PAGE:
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Winckelmann and the Invention of AntiquityHistory and Aesthetics in the Age of Altertumswissenschaft$
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Katherine Harloe

Print publication date: 2013

Print ISBN-13: 9780199695843

Published to Oxford Scholarship Online: September 2013

DOI: 10.1093/acprof:oso/9780199695843.001.0001

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Heyne, Winckelmann, and Altertumswissenschaft

Heyne, Winckelmann, and Altertumswissenschaft

Chapter:
(p.160) (p.161) 6 Heyne, Winckelmann, and Altertumswissenschaft
Source:
Winckelmann and the Invention of Antiquity
Author(s):

Katherine Harloe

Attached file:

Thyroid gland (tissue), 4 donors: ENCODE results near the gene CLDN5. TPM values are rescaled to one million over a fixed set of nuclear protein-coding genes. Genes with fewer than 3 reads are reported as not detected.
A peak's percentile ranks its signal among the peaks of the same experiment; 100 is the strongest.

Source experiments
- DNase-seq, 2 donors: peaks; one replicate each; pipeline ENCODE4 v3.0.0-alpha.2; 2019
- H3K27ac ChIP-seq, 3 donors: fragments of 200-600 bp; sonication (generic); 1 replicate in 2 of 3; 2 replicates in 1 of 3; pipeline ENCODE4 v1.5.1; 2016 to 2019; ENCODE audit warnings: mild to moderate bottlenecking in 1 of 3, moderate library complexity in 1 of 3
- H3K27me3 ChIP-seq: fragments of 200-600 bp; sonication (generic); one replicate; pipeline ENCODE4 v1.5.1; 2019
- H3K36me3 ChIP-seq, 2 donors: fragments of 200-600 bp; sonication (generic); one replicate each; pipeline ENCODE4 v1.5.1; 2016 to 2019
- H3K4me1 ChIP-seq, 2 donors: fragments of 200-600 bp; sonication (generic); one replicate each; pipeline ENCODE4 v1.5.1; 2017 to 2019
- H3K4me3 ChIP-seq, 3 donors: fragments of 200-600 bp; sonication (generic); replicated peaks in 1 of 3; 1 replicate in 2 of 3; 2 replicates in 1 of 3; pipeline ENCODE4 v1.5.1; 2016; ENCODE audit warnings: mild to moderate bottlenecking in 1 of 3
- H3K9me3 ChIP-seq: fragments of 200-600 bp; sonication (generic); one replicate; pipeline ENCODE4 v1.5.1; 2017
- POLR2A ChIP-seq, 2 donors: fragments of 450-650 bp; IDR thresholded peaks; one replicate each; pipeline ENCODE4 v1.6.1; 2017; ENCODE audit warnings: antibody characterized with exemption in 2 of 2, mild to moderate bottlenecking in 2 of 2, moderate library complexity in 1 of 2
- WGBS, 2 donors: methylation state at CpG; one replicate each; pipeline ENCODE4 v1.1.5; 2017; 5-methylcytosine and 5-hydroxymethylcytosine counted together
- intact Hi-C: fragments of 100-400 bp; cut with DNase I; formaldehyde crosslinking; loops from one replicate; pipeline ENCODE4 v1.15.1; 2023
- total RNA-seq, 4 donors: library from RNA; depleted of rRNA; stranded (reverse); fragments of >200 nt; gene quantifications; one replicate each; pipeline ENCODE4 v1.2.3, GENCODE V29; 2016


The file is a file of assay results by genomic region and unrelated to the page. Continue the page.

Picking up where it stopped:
Publisher:
Oxford University Press
DOI:10.1093/acprof:oso/9780199695843.003.0006

Chapter 6 examines how Christian Gottlob Heyne’s long engagement with Winckelmann’s ideas and arguments conditioned the conservative position on the possibilities of Altertumswissenschaft revealed in his quarrel with Wolf. The opening sections discuss Heyne’s contemporary reputation, his personal association with Winckelmann during the 1750s and 1760s, and his influential role in shaping eighteenth-century conceptions of Altertumswissenschaft through his archaeology lectures and directorship of the University of Göttingen’s famous Philological Seminar. The chapter then investigates the mounting disillusionment with Winckelmann’s work revealed in Heyne’s writings of the 1760s and 1770s. It ends by suggesting that Heyne’s critical engagement with Winckelmann was important in shaping his dismissive reaction to the daring, conjectural history of the oral stages of the Homeric epics’ transmission given in Wolf’s Prolegomena.

Keywords:   Heyne, Göttingen, philology, conjectural history, oral transmission, Homer

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